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Natural Science - Year I

Unit 29: Galileo and Mechanics

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Science Weblecture for Unit 29


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Science Lecture for Unit 29: Mechanics

For Class

Lecture Outline

Experiments with Falling Bodies

Here's a brief outline to help you get your notes in order.

  1. The definition of terms for motion
    1. definition of rate
    2. the difference between instantaneous and average rates
    3. distance
    4. velocity
    5. acceleration
  2. Divisions of Mechanics
    1. Dynamics
    2. Statics
    3. Kinematics

Rates

Before we discuss motion, we need to establish the concept of rate. We use this concept all the time, but the exact measurements of rates of change became a crucial part of our scientific endeavors with Galileo and in contemporaries.

A rate is the amount of change in some quantity that occurs over a given time period. We can measure number of cookies/week consumed by your family; the number of inches of rain per year, and the number of miles per hour your car travels. All of these are examples of rates, and all of them can be plotted on a graph, with the changing quantity on the vertical axis and time running along the horizontal axis.

Rate Graphs

In both cases, the slope of the line gives the rate of change. If the line is straight, we have a linear equation of the form y = mx + b, which you may already have studied in algebra. For the miles per hour graph, we might write this as distance d = vt + d0, where v is velocity, t is time, and d0 is the starting point (on our graph above, d0 = 0, since the starting point is zero). The slope of the line is v, the velocity, and is easy to determine for a straight line.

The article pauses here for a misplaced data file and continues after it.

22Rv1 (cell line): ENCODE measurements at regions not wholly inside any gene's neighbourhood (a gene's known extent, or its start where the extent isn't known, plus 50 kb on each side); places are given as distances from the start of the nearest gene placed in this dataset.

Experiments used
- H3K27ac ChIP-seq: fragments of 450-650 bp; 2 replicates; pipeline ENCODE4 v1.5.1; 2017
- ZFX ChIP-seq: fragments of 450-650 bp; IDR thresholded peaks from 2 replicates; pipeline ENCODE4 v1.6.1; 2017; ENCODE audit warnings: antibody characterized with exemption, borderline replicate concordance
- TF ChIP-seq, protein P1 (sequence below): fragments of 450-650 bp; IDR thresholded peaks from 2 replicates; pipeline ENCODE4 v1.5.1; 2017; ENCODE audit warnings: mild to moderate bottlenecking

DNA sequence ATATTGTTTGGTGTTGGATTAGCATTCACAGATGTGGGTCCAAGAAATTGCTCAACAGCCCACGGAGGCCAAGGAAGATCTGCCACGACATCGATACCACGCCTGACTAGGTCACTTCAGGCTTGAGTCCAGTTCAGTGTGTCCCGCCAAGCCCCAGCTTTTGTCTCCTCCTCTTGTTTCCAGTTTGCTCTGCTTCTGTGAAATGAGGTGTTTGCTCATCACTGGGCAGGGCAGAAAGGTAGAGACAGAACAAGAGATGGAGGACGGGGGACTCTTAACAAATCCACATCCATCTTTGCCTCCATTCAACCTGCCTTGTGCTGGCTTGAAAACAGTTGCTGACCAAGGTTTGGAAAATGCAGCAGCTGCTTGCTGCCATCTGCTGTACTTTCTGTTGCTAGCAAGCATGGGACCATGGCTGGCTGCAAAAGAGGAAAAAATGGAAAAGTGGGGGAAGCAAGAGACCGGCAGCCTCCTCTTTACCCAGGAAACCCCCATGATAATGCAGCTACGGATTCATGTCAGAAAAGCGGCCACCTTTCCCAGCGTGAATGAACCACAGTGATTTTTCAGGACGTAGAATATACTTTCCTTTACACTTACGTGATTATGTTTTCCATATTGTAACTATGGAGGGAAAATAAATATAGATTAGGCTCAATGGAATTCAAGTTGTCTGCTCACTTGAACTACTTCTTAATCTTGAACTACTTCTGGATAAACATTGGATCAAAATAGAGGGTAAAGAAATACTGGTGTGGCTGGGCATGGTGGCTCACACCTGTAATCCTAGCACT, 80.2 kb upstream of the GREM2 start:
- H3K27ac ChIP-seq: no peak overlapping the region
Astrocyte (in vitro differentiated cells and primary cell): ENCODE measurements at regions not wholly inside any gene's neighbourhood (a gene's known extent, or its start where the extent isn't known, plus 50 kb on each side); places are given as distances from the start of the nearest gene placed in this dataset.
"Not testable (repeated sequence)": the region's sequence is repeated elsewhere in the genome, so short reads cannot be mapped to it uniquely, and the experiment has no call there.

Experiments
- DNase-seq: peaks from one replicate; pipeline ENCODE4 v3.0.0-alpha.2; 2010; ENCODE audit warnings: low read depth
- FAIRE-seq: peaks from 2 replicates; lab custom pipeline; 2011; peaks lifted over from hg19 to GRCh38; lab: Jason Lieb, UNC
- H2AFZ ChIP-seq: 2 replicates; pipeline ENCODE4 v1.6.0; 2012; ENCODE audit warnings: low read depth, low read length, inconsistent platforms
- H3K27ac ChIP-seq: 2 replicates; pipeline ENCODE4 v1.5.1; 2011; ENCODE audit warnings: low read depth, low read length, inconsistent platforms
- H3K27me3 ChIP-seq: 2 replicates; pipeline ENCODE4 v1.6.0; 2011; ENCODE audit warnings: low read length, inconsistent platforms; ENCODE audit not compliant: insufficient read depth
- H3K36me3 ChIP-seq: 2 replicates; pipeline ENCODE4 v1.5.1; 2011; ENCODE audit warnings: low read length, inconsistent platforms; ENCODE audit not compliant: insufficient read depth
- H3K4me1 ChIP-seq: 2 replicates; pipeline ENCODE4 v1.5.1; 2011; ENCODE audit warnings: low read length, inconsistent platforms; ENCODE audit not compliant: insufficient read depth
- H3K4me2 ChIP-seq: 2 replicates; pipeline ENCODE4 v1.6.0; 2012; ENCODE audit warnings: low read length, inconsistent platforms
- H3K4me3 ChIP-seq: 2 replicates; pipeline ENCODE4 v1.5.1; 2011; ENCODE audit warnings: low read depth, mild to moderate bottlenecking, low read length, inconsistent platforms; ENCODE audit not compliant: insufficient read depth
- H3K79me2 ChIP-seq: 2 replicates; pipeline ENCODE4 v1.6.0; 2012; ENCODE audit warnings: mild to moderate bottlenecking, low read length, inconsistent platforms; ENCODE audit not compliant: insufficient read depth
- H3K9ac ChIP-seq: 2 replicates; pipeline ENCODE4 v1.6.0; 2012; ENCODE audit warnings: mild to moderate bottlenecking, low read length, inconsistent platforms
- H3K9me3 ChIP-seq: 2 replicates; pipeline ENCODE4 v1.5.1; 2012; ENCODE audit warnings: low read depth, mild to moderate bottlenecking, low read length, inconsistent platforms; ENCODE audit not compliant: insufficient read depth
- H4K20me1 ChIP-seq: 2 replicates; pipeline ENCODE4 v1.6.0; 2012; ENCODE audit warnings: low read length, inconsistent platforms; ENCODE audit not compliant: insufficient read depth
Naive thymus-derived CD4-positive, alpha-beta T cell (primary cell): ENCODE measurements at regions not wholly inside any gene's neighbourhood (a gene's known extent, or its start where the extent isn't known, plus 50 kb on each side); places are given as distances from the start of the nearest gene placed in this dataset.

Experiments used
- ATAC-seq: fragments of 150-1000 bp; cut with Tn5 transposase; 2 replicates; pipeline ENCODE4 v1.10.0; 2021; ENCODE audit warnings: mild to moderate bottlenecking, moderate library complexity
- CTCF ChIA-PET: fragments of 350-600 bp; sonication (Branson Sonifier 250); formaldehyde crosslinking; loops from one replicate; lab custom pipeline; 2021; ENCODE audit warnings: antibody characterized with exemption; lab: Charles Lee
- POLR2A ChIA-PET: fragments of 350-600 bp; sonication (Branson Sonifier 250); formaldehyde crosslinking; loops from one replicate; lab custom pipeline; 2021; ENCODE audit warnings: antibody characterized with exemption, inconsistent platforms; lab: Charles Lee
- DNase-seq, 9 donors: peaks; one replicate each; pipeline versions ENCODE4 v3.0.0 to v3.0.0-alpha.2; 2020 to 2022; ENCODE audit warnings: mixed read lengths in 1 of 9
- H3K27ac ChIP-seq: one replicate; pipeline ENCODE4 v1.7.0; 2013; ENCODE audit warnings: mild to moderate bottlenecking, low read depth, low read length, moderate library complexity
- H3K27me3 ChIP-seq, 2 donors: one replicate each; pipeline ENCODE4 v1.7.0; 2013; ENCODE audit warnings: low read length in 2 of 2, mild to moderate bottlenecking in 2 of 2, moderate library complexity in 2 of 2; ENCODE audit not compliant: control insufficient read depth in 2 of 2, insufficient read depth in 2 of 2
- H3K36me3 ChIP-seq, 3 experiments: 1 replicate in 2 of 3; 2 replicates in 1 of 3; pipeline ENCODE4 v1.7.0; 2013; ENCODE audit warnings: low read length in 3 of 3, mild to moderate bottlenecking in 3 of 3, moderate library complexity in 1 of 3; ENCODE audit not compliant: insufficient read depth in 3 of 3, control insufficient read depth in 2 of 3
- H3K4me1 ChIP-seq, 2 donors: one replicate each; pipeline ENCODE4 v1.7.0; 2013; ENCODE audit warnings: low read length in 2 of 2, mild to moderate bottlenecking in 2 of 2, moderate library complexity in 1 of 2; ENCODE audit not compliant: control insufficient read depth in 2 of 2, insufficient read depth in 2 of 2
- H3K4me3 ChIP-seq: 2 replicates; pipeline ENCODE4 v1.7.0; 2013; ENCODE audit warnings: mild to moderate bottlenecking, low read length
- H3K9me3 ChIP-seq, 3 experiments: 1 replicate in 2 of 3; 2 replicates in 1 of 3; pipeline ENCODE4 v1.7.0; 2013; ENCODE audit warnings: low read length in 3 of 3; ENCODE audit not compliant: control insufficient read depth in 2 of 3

For the cooky graph, the slope is harder to determine. The line has a different formula, more like number of cookies = -rt2 + r0 (don't worry about how I got the equation for the line; this is an example). A line which has an exponent in its formula is usually curved, which means the slope is changing constantly. We can easily get an average slope between two points on a straight line:

slope   =   y 2   y 1   x 2   x 1

where (x1, y1) and (x2, y2) are any two points on the line.

Let's assume that someone baked 3 dozen cookies for Christmas. You were only allowed to eat them on Christmas Day. The average consumption for the week is 36 cookies/week, but the average consumption for Monday, Tuesday, Wednesday, and Friday was 0 cookies/day, while the rate "spiked" on Christmas, when the consumption rate was 36 cookies per day (or maybe per hour!). Notice that our time periods are getting smaller and smaller. If we want to know what the cooky consumption rate is at a particular instant (say, Christmas Day, exactly one minute after the cookies were made available), it gets trickier. The time period is now 0 length, and dividing by 0 usually is considered an impossible or illegal mathematical operation. Newton saw a way to approximate instantaneous rates, however, by using the mathematical technique he invented (calculus).

Once we understand that velocity is the rate of change in distance, we can talk about a rate of change for velocity itself. When you speed up or slow down, you are changing velocity. This is acceleration, and we can plot it on a graph, too, as velocity (on the y or vertical axis) against time (on the x or horizontal axis).

While the idea of velocity and acceleration may seem simple and obvious to us, actually testing theories on the motion of bodies is quite a challenge. Since both velocity and acceleration are rates with respect to time, we need a good clock which is able to count at least seconds accurately. Unfortunately for Galileo, there was no such clock yet. After he realized that the swing of the pendulum was a fixed time period, however, he was able to use a pendulum to time the balls rolling down the inclined plane.

Mechanics

Study Lesson 1: Mechanics at the Learn Physics Today (EasyPhysics) website.  Read only Chapters 2 (Velocity) and 3 (Acceleration) for this unit. We will look at other sections in Mechanics next week.

The science of mechanics is a field within physics. Mechanics includes three major areas:

  • dynamics: the study of forces acting on moving bodies
  • statics: the study of forces acting on stationary bodies
  • kinematics: the study of energy in moving bodies